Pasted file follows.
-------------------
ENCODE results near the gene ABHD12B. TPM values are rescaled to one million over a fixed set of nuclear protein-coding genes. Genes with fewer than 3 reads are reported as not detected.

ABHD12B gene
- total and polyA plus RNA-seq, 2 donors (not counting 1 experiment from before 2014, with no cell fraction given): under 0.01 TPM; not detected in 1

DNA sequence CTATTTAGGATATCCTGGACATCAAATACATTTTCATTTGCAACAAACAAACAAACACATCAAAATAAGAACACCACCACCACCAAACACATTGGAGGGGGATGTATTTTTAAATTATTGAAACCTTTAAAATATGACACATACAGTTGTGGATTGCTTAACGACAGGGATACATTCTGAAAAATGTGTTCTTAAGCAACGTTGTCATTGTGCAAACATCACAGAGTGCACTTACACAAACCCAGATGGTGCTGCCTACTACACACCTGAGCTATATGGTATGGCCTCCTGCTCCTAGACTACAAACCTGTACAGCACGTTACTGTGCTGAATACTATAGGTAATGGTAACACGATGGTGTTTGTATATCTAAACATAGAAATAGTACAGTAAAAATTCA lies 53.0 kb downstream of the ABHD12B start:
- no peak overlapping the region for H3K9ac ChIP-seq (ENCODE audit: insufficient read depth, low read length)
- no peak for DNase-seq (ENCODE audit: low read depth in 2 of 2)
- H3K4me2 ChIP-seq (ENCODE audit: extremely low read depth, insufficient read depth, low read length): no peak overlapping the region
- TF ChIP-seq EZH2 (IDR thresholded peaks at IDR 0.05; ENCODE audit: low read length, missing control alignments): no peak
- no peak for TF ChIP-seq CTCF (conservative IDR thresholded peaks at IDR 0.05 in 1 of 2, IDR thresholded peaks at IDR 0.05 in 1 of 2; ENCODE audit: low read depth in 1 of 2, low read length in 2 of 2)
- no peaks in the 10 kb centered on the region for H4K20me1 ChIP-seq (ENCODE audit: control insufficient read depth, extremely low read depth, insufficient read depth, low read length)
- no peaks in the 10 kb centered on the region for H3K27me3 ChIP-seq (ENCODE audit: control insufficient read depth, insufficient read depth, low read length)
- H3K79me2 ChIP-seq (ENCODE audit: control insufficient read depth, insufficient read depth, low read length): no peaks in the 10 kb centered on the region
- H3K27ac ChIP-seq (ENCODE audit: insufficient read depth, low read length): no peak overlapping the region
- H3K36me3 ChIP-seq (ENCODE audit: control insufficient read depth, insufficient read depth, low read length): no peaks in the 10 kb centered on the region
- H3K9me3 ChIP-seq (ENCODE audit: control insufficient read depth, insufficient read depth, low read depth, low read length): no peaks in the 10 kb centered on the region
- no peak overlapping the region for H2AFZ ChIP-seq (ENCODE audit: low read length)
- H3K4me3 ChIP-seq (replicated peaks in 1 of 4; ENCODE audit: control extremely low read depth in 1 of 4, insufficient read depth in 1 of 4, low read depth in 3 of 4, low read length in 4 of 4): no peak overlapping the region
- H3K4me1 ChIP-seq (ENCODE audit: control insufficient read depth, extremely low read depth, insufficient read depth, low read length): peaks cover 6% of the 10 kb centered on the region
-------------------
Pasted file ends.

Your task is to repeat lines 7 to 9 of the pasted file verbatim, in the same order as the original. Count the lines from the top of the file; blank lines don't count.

- H3K4me2 ChIP-seq (ENCODE audit: extremely low read depth, insufficient read depth, low read length): no peak overlapping the region
- TF ChIP-seq EZH2 (IDR thresholded peaks at IDR 0.05; ENCODE audit: low read length, missing control alignments): no peak
- no peak for TF ChIP-seq CTCF (conservative IDR thresholded peaks at IDR 0.05 in 1 of 2, IDR thresholded peaks at IDR 0.05 in 1 of 2; ENCODE audit: low read depth in 1 of 2, low read length in 2 of 2)